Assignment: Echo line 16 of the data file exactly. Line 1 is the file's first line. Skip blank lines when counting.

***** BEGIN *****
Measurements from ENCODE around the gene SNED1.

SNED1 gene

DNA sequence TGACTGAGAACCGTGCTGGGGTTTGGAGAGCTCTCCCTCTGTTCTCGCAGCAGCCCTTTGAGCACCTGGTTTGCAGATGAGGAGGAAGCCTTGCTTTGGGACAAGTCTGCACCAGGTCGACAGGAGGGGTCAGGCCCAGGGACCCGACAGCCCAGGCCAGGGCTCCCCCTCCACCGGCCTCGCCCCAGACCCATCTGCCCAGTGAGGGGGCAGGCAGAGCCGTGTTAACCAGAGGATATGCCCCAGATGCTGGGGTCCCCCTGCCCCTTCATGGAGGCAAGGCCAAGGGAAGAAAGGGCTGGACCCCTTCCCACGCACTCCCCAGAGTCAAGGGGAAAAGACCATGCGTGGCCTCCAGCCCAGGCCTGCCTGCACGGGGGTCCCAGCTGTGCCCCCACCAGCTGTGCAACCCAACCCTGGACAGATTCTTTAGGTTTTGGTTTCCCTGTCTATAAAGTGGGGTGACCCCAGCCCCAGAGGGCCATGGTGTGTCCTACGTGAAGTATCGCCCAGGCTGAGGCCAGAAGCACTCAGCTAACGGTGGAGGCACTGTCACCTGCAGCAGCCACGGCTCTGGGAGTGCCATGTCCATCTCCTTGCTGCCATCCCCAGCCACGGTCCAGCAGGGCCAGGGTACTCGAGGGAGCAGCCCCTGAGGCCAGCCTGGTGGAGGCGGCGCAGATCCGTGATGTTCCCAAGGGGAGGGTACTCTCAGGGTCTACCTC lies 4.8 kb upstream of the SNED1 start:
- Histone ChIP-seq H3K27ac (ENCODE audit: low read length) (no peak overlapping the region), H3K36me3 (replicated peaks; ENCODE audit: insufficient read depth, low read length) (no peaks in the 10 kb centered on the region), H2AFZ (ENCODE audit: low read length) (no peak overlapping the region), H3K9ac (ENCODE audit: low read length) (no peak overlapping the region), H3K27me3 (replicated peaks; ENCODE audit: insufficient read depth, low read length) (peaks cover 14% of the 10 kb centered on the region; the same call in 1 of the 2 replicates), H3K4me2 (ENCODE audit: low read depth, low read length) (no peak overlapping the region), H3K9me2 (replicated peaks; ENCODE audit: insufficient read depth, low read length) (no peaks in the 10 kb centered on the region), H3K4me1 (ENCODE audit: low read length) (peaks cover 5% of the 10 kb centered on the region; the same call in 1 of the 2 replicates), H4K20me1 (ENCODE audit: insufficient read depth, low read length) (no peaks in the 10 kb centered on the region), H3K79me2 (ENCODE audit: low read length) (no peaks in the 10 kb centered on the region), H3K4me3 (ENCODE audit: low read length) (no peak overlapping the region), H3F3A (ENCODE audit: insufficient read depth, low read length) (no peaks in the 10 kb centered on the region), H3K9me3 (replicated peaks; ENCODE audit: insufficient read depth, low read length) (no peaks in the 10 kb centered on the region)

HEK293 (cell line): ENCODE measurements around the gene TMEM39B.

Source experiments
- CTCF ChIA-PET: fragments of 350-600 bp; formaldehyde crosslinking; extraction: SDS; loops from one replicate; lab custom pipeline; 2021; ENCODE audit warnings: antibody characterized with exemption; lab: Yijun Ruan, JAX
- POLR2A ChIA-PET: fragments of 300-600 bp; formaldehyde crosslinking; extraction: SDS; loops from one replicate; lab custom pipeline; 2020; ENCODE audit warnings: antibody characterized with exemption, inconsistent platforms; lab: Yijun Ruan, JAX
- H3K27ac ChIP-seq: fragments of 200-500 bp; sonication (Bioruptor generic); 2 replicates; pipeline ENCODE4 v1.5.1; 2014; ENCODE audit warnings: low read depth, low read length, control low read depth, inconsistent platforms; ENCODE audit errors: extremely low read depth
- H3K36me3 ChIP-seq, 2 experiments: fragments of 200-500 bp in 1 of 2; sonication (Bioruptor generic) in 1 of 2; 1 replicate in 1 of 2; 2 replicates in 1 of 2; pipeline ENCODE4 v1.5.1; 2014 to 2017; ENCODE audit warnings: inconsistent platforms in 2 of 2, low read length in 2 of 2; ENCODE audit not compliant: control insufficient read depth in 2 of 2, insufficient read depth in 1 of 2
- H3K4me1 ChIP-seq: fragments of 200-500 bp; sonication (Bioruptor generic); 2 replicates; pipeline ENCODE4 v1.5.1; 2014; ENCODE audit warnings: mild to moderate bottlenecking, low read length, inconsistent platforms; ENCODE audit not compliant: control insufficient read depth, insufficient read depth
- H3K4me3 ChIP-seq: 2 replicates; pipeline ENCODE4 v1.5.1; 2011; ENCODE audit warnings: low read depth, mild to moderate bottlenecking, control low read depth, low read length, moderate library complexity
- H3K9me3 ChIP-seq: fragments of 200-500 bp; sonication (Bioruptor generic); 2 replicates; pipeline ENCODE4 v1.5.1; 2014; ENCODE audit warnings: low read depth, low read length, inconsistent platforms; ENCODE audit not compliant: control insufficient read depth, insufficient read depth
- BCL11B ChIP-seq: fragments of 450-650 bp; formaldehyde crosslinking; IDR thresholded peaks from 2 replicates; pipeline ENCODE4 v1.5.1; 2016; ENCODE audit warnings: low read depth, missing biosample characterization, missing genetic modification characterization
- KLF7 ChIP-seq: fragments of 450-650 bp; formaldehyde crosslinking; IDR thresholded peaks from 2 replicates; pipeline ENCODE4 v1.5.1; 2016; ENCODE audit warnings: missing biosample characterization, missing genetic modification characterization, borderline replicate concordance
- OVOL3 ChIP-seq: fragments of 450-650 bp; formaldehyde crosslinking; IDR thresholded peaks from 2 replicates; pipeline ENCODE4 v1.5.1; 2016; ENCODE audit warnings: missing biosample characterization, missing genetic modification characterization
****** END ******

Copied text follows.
- OVOL3 ChIP-seq: fragments of 450-650 bp; formaldehyde crosslinking; IDR thresholded peaks from 2 replicates; pipeline ENCODE4 v1.5.1; 2016; ENCODE audit warnings: missing biosample characterization, missing genetic modification characterization